Serum levels of urea and creatinine were estimated following the methods and instructions in the commercial kits obtained from RANDOX Laboratories Ltd., Crumlin, Antrim, UK. Proteinuria was determined with the use of Albustix from Skytec Inc., USA.

Ethical approval

This study was approved by the Ethical Research Committee of the Faculty of Health Sciences and Technology, Ebonyi State University (EBSU/FHST/MLS/2021/041), and all the participants gave their consent before being recruited in the study. All ethical precepts regarding research on humans were duly followed.

Data analysis

The data generated in this study were analyzed using Statistical Package for Social Sciences, version 20.0 (SPSS Inc. Chicago Illinois). Results were presented in mean ± standard deviation. Variable were compared with Student's t-test, ANOVA, and Pearson's Chi-square. Significant P value was taken as <0.05.


  Results Top


Effect of obesity on renal function

As shown in [Table 1], the obese were older, had a higher BMI, SBP, and DBP than the non-obese. The serum urea and creatinine of the obese were higher than those of the non-obese. The difference in age, DBP, urea, and creatinine between the obese and non-obese were not statistically significant (P = 0.159, P = 0.076, P = 0.772, and P = 0.345, respectively), whereas the difference in BMI and SBP between the obese and non-obese were statistically significant (P = 0.000 and P = 0.009, respectively). The association between obesity and proteinuria was not statistically significant (P = 0.483).
Table 1: Socio-demographic and other characteristics of participants

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Sex-related difference of serum urea and creatinine among the obese

As shown in [Table 2], males had not a significantly higher serum urea and creatinine level (3.04 ± 121 and 1.162 ± 0.39) than the females (3.21 ± 2.52 and 1.29 ± 0.78) (P = 0.800, P = 0.051). The association between sex and proteinuria was not statistically significant (P = 0.486).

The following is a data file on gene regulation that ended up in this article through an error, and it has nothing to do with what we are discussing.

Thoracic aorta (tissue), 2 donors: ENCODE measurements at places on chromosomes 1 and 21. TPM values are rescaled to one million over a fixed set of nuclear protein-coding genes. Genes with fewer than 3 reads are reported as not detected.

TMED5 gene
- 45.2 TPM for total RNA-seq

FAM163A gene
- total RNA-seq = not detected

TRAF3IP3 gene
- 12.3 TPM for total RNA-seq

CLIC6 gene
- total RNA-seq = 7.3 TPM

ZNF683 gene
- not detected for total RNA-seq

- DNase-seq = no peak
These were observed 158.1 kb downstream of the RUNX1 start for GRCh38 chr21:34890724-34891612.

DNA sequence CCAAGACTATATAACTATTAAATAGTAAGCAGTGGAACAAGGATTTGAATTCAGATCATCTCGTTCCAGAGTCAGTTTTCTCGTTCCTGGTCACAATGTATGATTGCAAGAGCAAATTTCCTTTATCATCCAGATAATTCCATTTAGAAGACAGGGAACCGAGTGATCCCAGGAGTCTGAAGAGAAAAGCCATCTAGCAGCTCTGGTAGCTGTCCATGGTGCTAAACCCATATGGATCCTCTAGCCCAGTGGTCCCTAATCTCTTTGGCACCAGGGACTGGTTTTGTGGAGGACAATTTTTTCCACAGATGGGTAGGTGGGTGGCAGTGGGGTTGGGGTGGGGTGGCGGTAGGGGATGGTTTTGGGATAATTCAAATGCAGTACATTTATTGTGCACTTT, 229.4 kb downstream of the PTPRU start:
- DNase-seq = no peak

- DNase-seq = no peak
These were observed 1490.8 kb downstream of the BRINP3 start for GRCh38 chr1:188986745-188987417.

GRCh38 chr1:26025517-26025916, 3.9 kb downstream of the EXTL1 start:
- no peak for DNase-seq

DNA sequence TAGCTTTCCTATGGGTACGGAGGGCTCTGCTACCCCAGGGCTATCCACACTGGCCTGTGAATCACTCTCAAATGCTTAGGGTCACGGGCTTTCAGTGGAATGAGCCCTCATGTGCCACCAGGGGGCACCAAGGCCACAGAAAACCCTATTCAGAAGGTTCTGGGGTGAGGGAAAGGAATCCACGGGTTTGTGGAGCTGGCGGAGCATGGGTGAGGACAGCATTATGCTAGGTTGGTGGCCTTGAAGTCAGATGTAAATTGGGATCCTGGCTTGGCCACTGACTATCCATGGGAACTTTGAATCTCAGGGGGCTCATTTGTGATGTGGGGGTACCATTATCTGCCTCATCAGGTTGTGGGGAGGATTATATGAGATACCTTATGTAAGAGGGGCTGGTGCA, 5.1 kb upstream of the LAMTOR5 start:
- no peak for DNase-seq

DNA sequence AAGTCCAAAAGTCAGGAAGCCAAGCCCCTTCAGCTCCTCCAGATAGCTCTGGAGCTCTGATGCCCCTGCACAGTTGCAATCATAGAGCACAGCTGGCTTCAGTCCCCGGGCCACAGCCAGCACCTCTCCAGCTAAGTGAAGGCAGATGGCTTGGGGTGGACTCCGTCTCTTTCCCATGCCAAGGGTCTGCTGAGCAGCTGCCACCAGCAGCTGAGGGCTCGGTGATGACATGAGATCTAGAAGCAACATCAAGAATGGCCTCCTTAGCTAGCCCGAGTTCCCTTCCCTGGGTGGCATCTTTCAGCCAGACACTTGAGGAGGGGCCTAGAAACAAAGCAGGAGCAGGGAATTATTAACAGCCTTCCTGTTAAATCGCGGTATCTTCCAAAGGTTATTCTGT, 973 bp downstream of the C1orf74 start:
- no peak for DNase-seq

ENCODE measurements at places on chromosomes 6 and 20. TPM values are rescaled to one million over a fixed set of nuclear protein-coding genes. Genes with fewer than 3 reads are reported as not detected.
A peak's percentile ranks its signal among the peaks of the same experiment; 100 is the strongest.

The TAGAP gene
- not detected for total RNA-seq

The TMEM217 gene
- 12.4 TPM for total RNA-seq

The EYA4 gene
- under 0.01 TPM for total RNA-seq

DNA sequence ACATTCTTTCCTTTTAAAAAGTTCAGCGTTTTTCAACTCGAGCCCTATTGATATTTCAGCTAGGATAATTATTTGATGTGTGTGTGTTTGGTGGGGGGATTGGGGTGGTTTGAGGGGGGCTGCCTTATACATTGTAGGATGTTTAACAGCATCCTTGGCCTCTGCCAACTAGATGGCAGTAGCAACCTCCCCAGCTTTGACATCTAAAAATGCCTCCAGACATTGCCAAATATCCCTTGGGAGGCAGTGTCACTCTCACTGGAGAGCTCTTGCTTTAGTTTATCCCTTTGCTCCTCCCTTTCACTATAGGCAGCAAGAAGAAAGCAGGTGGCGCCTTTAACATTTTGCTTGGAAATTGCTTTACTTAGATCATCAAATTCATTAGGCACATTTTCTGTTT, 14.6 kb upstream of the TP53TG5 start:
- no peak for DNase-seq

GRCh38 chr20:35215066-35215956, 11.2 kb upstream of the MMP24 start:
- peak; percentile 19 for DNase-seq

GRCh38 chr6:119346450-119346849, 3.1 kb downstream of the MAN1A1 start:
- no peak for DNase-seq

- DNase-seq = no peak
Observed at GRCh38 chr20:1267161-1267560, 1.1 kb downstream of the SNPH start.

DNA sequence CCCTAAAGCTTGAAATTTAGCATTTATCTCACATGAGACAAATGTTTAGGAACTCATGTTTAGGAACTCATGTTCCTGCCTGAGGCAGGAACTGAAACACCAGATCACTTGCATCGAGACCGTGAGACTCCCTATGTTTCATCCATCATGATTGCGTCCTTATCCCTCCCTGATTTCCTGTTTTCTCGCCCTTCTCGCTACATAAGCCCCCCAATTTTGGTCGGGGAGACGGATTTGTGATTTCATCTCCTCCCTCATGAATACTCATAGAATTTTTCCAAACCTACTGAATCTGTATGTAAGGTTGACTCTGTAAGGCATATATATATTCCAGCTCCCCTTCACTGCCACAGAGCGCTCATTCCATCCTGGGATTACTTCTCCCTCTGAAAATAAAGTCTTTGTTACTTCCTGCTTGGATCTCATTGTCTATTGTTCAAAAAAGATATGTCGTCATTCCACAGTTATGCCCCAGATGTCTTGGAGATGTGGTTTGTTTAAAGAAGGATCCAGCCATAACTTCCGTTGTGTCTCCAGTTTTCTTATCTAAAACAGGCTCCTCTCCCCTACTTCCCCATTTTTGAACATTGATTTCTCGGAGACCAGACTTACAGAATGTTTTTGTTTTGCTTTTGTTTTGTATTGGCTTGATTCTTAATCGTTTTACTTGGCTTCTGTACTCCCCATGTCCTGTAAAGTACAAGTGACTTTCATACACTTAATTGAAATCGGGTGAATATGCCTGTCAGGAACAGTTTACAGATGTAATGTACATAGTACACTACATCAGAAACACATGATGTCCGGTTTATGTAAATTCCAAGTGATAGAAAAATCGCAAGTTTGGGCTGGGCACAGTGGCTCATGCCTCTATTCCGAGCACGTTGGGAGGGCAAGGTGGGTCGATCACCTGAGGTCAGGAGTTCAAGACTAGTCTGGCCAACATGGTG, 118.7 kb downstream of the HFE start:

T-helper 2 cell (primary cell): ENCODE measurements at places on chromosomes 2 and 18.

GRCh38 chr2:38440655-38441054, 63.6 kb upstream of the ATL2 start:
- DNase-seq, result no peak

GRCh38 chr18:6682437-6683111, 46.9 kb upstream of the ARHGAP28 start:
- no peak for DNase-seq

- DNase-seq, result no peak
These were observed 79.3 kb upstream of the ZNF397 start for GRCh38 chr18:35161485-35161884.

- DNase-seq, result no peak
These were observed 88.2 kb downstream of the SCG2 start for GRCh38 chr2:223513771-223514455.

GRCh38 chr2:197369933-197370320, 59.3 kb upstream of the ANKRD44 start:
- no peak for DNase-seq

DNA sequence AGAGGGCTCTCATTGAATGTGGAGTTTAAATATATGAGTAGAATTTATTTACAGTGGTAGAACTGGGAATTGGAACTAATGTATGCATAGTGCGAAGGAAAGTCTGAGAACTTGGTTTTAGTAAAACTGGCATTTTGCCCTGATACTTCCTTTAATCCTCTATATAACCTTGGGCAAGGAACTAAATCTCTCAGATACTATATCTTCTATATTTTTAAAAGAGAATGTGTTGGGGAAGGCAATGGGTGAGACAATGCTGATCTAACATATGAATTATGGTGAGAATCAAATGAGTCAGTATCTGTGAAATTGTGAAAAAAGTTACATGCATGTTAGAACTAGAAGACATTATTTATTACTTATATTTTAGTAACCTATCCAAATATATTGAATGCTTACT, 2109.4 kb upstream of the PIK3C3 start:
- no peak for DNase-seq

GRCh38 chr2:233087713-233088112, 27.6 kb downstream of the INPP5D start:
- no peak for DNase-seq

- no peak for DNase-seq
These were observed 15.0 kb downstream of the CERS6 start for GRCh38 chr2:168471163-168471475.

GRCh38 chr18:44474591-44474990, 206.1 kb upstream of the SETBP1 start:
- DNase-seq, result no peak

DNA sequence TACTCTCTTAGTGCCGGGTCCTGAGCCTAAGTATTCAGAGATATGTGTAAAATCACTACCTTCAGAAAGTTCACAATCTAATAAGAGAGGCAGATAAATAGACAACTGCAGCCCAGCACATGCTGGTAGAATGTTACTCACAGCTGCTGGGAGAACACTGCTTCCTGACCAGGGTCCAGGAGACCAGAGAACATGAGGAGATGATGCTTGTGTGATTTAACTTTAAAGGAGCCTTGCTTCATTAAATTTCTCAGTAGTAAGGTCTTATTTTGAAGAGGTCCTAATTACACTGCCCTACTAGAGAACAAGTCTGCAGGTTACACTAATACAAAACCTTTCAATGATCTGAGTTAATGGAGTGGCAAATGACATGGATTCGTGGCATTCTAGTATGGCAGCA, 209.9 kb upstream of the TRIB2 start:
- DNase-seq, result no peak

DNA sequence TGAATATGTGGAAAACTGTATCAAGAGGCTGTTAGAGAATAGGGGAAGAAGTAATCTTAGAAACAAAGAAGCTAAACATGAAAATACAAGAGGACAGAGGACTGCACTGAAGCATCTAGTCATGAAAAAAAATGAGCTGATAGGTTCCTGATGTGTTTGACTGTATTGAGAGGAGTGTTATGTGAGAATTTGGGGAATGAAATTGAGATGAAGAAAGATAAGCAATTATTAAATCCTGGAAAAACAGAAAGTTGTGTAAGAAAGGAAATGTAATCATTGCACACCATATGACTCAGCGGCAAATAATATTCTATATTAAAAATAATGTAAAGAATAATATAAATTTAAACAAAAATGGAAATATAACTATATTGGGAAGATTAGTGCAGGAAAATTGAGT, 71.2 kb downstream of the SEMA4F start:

Table 2: Sex-related difference of urea and creatinine among the obese

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BMI-related difference of serum urea and creatinine among the obese

The class II obese participants had the highest serum urea level (6.37 ± 4.65) and the least serum creatinine level (1.21 ± 0.63), whereas the class III obese participants had the least serum urea level (1.55 ± 0.95) and the highest serum creatinine level (1.61 ± 0.84). The difference in serum urea between and within the groups of obesity was statistically significant (P = 0.000), whereas that of the serum creatinine was statistically not significant (P = 0.597). The association between BMI and proteinuria was statistically significant (P = 0.002) [Table 3].
Table 3: Comparative analysis of BMI-related difference of urea and creatinine among the obese

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Age-related difference of serum urea and creatinine among the obese

[Table 4] shows the comparative analysis of age differences among the obese and their effect on renal function. Participants aged between 50 and 70 years had the highest serum urea and creatinine level (3.63 ± 3.14 and 1.71 ± 0.81, respectively), whereas those in the age group ≥70 years had the least serum urea level (2.37 ± 1.02) and those ≤30 years had the least serum creatinine level (1.17 ± 0.57). The difference in serum urea and creatinine between and within the various age groups was statistically not significant (P = 0.658 and P = 0.057, respectively). The association between age and proteinuria was not statistically significant (P = 0.061).
Table 4: Comparative analysis of Age-related difference of urea and creatinine among the obese

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Blood pressure-related difference of serum urea and creatinine among the obese

As shown in [Table 5], participants in stage-II hypertension had the highest serum urea level (5.65 ± 5.48), whereas the pre-hypertensive participants had the least serum urea level (2.30 ± 1.16) and the highest serum creatinine level (1.46 ± 0.76), and those in stage-I hypertension had the least serum creatinine level (1.14 ± 0.68). The difference in serum urea and creatinine level among the various groups of blood pressure was statistically not significant (P = 0.061 and 0.931, respectively). A statistically significant association was observed between blood pressure and proteinuria (P = 0.045).